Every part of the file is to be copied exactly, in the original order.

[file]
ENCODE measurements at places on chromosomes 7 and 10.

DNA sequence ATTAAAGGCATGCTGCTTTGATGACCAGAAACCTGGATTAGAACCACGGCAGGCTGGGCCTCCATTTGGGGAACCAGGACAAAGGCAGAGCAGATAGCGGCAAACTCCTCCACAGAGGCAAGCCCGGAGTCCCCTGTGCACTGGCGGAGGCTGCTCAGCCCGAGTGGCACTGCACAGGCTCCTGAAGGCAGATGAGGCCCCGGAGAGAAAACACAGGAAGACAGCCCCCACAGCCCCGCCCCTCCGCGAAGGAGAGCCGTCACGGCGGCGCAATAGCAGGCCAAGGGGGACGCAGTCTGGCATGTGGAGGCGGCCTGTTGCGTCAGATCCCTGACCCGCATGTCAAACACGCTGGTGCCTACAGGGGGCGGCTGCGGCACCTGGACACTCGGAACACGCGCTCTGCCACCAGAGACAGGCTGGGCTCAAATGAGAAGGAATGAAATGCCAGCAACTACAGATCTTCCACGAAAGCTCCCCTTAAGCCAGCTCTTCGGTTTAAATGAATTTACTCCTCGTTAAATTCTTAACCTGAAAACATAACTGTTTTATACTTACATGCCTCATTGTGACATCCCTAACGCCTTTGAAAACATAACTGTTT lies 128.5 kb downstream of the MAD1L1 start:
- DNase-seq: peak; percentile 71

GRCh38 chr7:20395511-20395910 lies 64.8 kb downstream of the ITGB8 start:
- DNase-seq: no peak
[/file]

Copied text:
ENCODE measurements at places on chromosomes 7 and 10.

DNA sequence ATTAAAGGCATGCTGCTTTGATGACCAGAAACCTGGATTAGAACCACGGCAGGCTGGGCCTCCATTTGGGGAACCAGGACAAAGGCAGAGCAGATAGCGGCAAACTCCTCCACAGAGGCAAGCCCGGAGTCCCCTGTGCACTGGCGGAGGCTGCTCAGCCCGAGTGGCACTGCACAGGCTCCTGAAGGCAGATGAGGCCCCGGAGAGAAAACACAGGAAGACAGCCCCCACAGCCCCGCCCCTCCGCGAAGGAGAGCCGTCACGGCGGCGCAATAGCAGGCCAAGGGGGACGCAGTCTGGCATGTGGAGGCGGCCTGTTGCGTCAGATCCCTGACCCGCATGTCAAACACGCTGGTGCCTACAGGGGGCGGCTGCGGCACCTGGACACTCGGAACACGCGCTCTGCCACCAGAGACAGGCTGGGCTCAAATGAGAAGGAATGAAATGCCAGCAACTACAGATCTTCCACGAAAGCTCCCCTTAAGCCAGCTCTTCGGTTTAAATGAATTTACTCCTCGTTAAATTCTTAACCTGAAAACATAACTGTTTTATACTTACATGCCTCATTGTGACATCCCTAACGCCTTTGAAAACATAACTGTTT lies 128.5 kb downstream of the MAD1L1 start:
- DNase-seq: peak; percentile 71

GRCh38 chr7:20395511-20395910 lies 64.8 kb downstream of the ITGB8 start:
- DNase-seq: no peak